Intellectual Property Meets GenAI in the Battle for Ownership

Intellectual property such as sensitive company information stands at a risk of loss when GenAI is adopted within organizations.

Intellectual Property Meets GenAI in the Battle for

IP Protection,AI Firewall,GenAI,Source Code,Top 5 LLM Security Risks

ByAditya Soni
March 1, 2024


GitHub faced a lawsuit for training Copilot on open-source code without respecting licensing terms, and Samsung banned AI tools after employees’ use led to potential data breaches, underscoring the pressing IP and privacy issues with generative AI use.
Even with Intellectual property laws in place, IP and security emerge as top concerns for Fortune 500 companies using generative AI.
Companies are losing sight of IP protection as they prioritize rapid innovation and market expansion over the meticulous management of their intellectual assets, risking the dilution of their most valuable assets in the process.

What do we learn from Google, GitHub and Samsung about Intellectual Property rights?

The GitHub case isn’t the first-time technology and IP have crashed into each other. Google successfully defended itself against a lawsuit by arguing that transformative use allowed for the scraping of text from books to create its search engine.

The first Open Source Copyright Lawsuit challenged GitHub copilot

According to the pursuers, by training their AI systems on public repositories the defendants have violated the rights of many developers who posted code under different open-source licenses that require attribution, including the MIT, GPL, and Apache licenses.

Samsung had banned usage of AI tools

Samsung employees, in an effort to address work-related challenges, inputted sensitive company data into ChatGPT, including proprietary source codes and confidential meeting transcripts. Such actions were taken to leverage the AI’s capabilities for troubleshooting and optimizing work processes but inadvertently risked significant data exposure and security breaches.

These events have underscored the unique risks posed by generative AI technologies for Intellectual property. This misuse of generative AI highlights the critical need for stringent data protection measures and adherence to privacy protocols.

What do Fortune 500 companies think about GenAI and Intellectual Property?

A recent Acrolinx survey of Fortune 500 companies found Intellectual property concerns to be prominent for enterprise leaders considering generative AI technology.

Asked what their primary concern about the use of generative AI is, 25 of the 86 respondents selected intellectual property as their biggest concern.
This was followed closely by customer security compliance concerns, which received 23 votes. Comparatively, the other three answers (bias and inaccuracy, privacy risk, and public data availability and quality) received between nine to 16 votes each.
A total of 86 companies participating in a survey may not seem to make for a statistically significant study, but that number represents 17% of the Fortune 500 universe, which is a significant representation (statistics show a viable sample size at a minimum of 5%)

Why are companies losing sight of IP protection? 5 steps to mitigate risks of IP loss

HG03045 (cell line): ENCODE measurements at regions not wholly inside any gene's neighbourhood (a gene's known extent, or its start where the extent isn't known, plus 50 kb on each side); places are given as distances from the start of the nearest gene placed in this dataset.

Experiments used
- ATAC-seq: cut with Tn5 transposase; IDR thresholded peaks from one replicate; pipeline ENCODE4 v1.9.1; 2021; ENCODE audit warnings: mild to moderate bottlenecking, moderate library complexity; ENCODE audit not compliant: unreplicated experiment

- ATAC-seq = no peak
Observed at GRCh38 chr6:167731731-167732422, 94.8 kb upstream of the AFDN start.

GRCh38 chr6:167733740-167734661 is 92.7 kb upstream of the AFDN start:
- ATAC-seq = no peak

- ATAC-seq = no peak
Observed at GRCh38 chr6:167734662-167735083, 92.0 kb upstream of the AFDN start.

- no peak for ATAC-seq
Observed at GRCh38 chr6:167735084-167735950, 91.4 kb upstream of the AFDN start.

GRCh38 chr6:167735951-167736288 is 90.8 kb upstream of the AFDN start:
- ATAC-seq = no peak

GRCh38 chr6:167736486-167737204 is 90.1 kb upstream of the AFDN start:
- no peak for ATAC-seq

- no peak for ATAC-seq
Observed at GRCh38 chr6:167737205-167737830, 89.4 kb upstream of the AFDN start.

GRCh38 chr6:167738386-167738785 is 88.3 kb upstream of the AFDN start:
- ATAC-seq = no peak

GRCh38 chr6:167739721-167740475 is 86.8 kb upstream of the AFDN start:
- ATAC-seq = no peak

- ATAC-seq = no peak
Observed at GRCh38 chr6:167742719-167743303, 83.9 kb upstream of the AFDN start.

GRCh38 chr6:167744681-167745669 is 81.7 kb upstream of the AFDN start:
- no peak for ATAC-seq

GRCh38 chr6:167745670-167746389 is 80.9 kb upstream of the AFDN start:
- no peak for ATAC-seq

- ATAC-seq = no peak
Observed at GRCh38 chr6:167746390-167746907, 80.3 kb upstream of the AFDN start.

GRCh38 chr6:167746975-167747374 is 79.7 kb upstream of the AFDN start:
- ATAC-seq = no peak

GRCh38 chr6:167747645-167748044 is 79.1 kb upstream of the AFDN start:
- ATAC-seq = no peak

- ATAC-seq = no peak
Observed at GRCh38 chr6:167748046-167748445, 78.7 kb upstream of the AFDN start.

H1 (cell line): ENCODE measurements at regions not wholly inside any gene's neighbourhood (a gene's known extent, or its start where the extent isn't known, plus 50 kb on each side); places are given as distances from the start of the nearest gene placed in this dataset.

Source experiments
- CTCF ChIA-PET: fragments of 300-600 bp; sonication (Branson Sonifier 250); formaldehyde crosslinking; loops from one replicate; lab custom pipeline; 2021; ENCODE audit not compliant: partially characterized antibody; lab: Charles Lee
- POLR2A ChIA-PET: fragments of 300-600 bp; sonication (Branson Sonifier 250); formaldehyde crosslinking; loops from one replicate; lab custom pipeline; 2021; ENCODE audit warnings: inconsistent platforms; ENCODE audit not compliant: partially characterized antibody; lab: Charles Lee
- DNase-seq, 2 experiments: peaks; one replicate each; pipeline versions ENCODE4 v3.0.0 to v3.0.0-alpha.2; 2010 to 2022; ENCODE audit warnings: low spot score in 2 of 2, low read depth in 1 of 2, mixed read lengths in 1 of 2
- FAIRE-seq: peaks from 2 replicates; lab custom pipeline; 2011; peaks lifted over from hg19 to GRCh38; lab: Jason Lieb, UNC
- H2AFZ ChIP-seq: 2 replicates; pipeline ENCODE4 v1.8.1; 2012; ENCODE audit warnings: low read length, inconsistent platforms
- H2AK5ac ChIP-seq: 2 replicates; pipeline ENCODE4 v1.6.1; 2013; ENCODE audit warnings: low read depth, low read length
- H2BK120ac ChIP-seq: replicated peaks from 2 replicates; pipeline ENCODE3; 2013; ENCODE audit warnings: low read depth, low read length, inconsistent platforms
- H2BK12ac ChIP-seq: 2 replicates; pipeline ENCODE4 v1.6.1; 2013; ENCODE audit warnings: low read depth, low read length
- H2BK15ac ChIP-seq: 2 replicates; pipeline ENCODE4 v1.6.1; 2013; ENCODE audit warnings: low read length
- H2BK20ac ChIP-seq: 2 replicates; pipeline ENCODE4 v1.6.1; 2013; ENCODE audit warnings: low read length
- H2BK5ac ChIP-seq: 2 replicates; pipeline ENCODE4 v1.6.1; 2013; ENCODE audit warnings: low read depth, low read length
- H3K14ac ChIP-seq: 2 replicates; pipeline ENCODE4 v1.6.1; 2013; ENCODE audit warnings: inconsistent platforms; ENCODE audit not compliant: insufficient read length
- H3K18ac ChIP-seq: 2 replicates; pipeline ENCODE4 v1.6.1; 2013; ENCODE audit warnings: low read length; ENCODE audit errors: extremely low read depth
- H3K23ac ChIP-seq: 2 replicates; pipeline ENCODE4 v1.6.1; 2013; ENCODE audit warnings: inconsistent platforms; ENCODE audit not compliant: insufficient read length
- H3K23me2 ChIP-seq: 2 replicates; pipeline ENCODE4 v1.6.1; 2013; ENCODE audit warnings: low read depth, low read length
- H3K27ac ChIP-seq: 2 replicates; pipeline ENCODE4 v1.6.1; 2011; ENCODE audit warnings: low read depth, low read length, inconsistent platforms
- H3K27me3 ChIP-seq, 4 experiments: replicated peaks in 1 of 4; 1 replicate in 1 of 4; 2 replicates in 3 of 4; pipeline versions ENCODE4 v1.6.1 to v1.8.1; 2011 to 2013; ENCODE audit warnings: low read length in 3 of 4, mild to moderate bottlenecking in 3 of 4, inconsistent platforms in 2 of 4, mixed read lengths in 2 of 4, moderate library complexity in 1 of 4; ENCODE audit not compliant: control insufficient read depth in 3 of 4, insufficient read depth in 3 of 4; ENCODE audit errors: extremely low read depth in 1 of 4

In today’s competitive market, the race to generate revenue often leads companies into a precarious situation, particularly when it involves the intricate world of intellectual property (IP) and its intersection with generative artificial intelligence (GenAI). As businesses strive to innovate and capitalize on their unique IP amidst stressful market conditions, a new challenge emerges: safeguarding the ownership and value of their intellectual creations. This urgency to push products to market, license IP to third parties, or develop cutting-edge software-as-a-service (SaaS) offerings can inadvertently result in the dilution of a company’s most valuable assets.

Businesses can adopt several strategies to avoid the loss of intellectual property (IP) when using Generative AI (GenAI) technologies. Given the complex and evolving nature of IP law in relation to AI, these measures are essential to mitigate risks and ensure compliance:

Limited Access: To minimize the risk of data breaches or unauthorized access, only limited access of project files and sensitive information should be confined to those directly engaged in the project’s development.
Clear Ownership Agreement: Before any work commences, clear contracts should be established, outlining the specific ownership rights of project intellectual property (IP), ensuring clarity and protection for all parties involved.
Secure Infrastructure: To protect against potential cyber threats, the maintenance of robust security measures, such as firewalls, encryption protocols, secure servers, and regular software updates, should be prioritized.
Non-Disclosure Agreements (NDAs): To safeguard confidential information and trade secrets, NDAs should be signed, creating a legally binding commitment to protect sensitive data.
Version Control Systems: Utilizing version control systems, like Git or SVN, should be a standard practice to monitor development changes, ensuring that all previous versions of the work are securely archived and retrievable when necessary. offers Zero Trust Security for AI, enabling IT Security to efficiently manage ShadowAI, control AI access, and enforce AI guardrails. It integrates seamlessly with existing security infrastructures, supporting identity platforms like Okta, Google, Active Directory, and network security platforms from Palo Alto, ZScaler, Fortinet, enabling a smooth deployment.

If you’re interested in a deeper discussion or even in contributing to refining this perspective, feel free to reach out to us.

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